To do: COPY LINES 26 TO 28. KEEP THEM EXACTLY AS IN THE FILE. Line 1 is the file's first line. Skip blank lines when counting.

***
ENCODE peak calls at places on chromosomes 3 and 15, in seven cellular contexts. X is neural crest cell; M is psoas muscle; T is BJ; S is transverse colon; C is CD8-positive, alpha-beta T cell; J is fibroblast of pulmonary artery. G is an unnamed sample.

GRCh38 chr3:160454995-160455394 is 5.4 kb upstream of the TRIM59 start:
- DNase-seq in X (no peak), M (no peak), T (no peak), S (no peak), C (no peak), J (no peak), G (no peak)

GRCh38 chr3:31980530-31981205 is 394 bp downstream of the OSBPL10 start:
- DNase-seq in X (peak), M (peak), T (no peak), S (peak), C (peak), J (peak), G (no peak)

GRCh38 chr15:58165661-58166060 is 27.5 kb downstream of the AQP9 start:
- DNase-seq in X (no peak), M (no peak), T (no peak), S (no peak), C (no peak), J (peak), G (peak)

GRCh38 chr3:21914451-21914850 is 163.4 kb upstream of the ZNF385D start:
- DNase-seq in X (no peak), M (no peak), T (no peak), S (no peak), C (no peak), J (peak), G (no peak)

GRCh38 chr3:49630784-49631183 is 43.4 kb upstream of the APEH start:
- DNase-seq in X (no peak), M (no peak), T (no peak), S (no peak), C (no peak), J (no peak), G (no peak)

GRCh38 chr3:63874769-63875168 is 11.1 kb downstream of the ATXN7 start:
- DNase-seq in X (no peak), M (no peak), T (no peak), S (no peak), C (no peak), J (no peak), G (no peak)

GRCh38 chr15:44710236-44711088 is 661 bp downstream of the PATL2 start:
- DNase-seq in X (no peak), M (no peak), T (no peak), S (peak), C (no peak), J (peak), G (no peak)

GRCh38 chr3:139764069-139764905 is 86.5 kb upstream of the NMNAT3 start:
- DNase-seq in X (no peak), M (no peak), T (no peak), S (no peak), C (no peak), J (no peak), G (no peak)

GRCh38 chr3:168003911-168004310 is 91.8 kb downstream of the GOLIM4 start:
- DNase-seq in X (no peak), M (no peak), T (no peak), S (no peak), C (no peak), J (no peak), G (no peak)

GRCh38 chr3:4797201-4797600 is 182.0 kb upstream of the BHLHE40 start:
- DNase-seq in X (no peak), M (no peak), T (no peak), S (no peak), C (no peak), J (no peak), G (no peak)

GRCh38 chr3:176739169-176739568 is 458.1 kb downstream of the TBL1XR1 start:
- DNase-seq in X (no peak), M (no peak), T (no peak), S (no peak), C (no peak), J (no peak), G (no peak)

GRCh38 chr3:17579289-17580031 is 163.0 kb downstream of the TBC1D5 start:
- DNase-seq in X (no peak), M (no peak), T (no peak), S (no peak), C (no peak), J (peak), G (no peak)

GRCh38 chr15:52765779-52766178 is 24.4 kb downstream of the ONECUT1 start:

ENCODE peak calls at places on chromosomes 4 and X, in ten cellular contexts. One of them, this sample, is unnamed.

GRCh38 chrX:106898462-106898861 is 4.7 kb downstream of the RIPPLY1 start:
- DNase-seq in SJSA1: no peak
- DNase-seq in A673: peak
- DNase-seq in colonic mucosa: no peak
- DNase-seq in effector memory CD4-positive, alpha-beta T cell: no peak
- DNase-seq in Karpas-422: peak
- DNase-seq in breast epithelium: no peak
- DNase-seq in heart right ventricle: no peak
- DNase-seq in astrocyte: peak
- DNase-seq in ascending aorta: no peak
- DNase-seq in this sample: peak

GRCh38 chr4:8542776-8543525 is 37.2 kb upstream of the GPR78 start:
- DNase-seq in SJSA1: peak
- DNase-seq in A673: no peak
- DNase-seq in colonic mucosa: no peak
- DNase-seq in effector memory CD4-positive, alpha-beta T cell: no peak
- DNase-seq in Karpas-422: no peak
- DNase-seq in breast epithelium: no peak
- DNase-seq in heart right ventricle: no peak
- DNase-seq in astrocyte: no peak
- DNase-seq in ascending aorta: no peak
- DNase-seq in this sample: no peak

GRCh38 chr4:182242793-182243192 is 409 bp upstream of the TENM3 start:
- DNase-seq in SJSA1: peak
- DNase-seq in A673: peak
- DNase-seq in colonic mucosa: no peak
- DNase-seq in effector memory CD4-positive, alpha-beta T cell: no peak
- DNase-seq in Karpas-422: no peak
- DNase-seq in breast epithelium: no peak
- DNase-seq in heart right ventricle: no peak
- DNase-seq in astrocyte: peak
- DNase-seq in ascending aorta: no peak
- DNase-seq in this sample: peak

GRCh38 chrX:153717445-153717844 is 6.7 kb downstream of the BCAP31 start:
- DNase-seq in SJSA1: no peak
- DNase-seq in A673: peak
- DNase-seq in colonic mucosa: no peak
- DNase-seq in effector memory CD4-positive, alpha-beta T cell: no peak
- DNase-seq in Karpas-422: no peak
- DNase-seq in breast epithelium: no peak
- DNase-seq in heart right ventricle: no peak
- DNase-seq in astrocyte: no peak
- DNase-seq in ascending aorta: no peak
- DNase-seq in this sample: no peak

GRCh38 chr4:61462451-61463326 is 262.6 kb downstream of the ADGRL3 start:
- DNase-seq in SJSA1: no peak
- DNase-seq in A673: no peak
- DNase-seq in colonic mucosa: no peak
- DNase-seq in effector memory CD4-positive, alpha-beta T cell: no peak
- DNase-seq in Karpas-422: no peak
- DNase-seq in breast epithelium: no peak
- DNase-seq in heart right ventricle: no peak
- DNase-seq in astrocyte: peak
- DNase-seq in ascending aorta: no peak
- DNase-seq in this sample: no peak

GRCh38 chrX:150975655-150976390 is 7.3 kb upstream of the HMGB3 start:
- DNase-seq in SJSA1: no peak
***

GRCh38 chr15:52765779-52766178 is 24.4 kb downstream of the ONECUT1 start:

ENCODE peak calls at places on chromosomes 4 and X, in ten cellular contexts. One of them, this sample, is unnamed.

GRCh38 chrX:106898462-106898861 is 4.7 kb downstream of the RIPPLY1 start: